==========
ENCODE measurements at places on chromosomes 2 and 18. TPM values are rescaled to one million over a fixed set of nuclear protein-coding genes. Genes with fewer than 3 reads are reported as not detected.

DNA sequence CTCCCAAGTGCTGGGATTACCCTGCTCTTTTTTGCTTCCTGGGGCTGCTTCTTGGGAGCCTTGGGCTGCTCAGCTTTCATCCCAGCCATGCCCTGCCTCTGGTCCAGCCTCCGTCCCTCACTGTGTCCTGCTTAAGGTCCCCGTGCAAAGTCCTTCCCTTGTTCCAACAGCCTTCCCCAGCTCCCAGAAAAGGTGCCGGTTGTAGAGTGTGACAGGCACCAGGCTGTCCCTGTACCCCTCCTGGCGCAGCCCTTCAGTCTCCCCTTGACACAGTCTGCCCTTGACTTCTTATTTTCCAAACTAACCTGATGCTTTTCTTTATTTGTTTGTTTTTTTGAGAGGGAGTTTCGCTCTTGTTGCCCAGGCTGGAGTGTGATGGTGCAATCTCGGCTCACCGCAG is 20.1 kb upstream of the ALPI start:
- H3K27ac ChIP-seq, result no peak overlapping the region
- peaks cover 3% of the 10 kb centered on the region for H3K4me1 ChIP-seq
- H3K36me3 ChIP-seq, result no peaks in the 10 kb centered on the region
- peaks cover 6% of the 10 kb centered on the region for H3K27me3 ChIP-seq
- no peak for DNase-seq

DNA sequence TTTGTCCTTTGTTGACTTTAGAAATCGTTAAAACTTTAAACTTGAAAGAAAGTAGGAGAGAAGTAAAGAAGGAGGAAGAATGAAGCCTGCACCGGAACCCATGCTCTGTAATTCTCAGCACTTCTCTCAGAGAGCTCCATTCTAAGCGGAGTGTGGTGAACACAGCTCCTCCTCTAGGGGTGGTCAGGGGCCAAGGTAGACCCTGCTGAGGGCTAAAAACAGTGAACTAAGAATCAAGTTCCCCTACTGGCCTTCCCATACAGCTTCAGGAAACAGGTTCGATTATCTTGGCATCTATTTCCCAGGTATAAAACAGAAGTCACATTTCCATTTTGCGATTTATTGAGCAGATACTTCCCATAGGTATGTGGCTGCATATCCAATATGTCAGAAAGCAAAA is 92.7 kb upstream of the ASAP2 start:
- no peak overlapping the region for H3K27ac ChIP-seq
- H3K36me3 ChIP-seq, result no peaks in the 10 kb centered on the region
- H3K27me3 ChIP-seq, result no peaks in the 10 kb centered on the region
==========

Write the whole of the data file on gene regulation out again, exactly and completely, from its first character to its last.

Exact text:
ENCODE measurements at places on chromosomes 2 and 18. TPM values are rescaled to one million over a fixed set of nuclear protein-coding genes. Genes with fewer than 3 reads are reported as not detected.

DNA sequence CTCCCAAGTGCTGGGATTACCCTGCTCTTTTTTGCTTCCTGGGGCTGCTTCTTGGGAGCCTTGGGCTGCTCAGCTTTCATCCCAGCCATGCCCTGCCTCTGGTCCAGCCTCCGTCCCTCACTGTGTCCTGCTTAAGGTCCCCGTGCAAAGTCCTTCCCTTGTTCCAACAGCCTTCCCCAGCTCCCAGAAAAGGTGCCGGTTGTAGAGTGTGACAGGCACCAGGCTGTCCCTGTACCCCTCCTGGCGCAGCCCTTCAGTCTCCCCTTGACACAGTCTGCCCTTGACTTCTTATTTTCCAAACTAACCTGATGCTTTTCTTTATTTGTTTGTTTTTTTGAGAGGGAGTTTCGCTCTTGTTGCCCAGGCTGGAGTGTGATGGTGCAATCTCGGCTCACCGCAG is 20.1 kb upstream of the ALPI start:
- H3K27ac ChIP-seq, result no peak overlapping the region
- peaks cover 3% of the 10 kb centered on the region for H3K4me1 ChIP-seq
- H3K36me3 ChIP-seq, result no peaks in the 10 kb centered on the region
- peaks cover 6% of the 10 kb centered on the region for H3K27me3 ChIP-seq
- no peak for DNase-seq

DNA sequence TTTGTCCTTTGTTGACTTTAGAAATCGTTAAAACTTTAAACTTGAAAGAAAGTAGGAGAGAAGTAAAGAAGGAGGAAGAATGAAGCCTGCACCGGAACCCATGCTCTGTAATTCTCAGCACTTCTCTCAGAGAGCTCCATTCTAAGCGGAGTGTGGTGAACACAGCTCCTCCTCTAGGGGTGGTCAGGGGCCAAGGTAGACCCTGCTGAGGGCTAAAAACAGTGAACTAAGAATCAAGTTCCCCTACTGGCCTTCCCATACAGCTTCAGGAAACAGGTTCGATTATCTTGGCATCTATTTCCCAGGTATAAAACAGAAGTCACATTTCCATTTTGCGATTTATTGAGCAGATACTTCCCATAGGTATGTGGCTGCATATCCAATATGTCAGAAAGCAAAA is 92.7 kb upstream of the ASAP2 start:
- no peak overlapping the region for H3K27ac ChIP-seq
- H3K36me3 ChIP-seq, result no peaks in the 10 kb centered on the region
- H3K27me3 ChIP-seq, result no peaks in the 10 kb centered on the region